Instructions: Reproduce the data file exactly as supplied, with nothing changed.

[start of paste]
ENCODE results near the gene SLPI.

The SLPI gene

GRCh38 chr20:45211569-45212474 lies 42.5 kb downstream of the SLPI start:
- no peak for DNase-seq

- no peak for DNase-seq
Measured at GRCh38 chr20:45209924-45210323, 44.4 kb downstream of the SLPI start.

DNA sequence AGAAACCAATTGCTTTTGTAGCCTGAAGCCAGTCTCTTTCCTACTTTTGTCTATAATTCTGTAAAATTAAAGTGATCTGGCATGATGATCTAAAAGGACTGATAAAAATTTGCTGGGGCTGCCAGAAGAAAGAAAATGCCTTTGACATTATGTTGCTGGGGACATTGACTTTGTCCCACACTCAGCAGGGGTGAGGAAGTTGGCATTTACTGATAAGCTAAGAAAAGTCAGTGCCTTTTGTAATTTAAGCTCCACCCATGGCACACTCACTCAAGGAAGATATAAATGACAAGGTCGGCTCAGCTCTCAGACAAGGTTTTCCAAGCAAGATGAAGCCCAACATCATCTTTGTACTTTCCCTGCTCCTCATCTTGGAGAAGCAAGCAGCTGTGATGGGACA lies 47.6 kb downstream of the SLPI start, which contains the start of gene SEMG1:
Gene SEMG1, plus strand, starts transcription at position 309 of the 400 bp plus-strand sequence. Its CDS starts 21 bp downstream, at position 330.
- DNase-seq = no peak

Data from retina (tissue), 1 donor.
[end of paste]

ENCODE results near the gene SLPI.

The SLPI gene

GRCh38 chr20:45211569-45212474 lies 42.5 kb downstream of the SLPI start:
- no peak for DNase-seq

- no peak for DNase-seq
Measured at GRCh38 chr20:45209924-45210323, 44.4 kb downstream of the SLPI start.

DNA sequence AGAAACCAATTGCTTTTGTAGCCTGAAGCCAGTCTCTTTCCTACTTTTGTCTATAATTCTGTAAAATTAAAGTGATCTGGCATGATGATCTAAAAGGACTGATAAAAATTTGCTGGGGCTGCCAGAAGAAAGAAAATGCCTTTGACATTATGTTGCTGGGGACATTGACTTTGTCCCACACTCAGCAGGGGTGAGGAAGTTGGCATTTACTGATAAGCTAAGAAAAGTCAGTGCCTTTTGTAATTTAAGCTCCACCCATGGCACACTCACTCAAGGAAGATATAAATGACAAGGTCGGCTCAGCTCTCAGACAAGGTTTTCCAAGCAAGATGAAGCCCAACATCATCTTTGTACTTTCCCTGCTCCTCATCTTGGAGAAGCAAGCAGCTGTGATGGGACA lies 47.6 kb downstream of the SLPI start, which contains the start of gene SEMG1:
Gene SEMG1, plus strand, starts transcription at position 309 of the 400 bp plus-strand sequence. Its CDS starts 21 bp downstream, at position 330.
- DNase-seq = no peak

Data from retina (tissue), 1 donor.